Tuesday, December 22, 2015

Architectural 3D Printing is Robotic Construction

For the last post before the Christmas I wished to focus on an AECMag article entitled “Rise of the Robots”. Highlights from the lengthy piece include insights about drones, modular building techniques and architectural 3D printing.

Early into my architectural 3D printing research I made the connection between architectural 3D printing and drones: One - that the technologies tended to blur together on a continuum and two - the future will look nothing like we expected. The article highlights a number of different drone designs for construction applications and they don’t look anything like the drones from Star Wars who built the Death Star. Notably the brick laying robot Hadrian from Australia would make an excellent Minecraft robot with some slight modifications changing bricks to cubes.

I was happy to see UC Berkeley, previously mentioned on the blog, acknowledged for its continued research into materials and printing methods. Each MIT and the Institute of Advanced Architecture of Catalonia continue to advance swarm robotics (which directly relates to the use of multiple drones on a project). And in 2015 Dutch company MX3D, also previously mentioned on the blog, introduced an ambitious project to 3D print a 12 foot bridge using a wire welding robotic arm (see above). Once finished, I would not hesitate to cross over it. London-based D-Shape is also in there, leaders in 3D printing cementitious material who ignored my emails to purchase samples last summer.

I think the article does a good job outlining the history of architectural 3D printing and some of the obstacles facing early adoption but strains credibility when suggesting only signature firms are interested in technological approaches or complex forms when I think the exact opposite bares out in reality; that all AEC firms, almost without exception, want to be seen as technologically sophisticated. I was also less than enthused with the focus on 3D printing habitats on Mars and the Moon. The topic is too narrow with too many constraints specific to those alien locations to be helpful building on Earth.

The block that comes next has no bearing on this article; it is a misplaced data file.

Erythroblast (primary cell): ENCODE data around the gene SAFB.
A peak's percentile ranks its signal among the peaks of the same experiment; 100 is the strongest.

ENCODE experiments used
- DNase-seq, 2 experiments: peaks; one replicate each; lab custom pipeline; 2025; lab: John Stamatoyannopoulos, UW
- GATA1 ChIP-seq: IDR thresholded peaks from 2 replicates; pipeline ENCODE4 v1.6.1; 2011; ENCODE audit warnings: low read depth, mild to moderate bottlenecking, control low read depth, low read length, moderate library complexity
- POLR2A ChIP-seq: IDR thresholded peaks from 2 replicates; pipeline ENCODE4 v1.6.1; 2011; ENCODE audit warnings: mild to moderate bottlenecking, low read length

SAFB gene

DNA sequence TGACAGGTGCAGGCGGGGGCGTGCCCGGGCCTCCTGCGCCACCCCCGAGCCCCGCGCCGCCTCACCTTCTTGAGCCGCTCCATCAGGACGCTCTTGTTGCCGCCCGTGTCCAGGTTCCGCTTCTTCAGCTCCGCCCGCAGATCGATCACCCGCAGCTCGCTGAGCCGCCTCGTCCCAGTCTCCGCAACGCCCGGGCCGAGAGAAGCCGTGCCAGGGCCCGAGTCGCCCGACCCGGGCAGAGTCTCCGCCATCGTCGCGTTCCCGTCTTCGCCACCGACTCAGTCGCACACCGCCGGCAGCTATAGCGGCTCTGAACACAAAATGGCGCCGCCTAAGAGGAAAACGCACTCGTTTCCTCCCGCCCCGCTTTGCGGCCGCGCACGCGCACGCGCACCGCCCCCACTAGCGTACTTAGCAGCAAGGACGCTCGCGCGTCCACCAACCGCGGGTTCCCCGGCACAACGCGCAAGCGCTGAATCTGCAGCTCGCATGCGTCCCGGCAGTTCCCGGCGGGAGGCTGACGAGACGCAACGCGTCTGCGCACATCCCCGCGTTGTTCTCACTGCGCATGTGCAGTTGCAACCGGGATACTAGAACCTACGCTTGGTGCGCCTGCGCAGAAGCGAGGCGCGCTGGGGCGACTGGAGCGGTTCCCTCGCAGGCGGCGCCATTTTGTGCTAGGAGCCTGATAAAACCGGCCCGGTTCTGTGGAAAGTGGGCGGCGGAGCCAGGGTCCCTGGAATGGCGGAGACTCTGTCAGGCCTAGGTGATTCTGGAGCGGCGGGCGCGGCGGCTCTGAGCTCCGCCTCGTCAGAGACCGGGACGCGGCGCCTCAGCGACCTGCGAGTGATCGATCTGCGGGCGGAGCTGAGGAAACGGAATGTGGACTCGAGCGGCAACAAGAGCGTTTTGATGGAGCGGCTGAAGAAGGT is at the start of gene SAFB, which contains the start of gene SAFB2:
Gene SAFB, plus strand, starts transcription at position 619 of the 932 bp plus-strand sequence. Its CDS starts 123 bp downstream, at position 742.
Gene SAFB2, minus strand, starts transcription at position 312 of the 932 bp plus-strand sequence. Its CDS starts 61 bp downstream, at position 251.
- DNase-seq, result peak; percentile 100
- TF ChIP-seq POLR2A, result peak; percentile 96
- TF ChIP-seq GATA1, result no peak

Monday, December 14, 2015

Modern Building Systems Effect on Modern Building Design

The development of modern building systems like HVAC and potable water had a major impact on the character of architectural design. Never before had the architect been asked to design sophisticated ventilation networks or heavy structural countermeasures. Increasingly complex public health and building safety were the pressures driving these changes and each was absent from the minds of Greco-Roman and Renaissance architects et al.

The need for interdisciplinary collaboration nor articles calling for its implementation are anything new. The linked article makes a strong point near the end of the piece arguing BIM establishes just such functionality but first the bad: There is little effort on the part of the author to analyze current obstacles to collaboration. In my experience designers, consultants, and contractors on a project - each fundamentally necessary to its completion - can be downright hostile to each other. Certainly there is enough blame to go around for this situation, nor can this behavior be assumed to be universal but in the meantime, it must be said, the article sheds little light on why collaboration fails in AEC projects.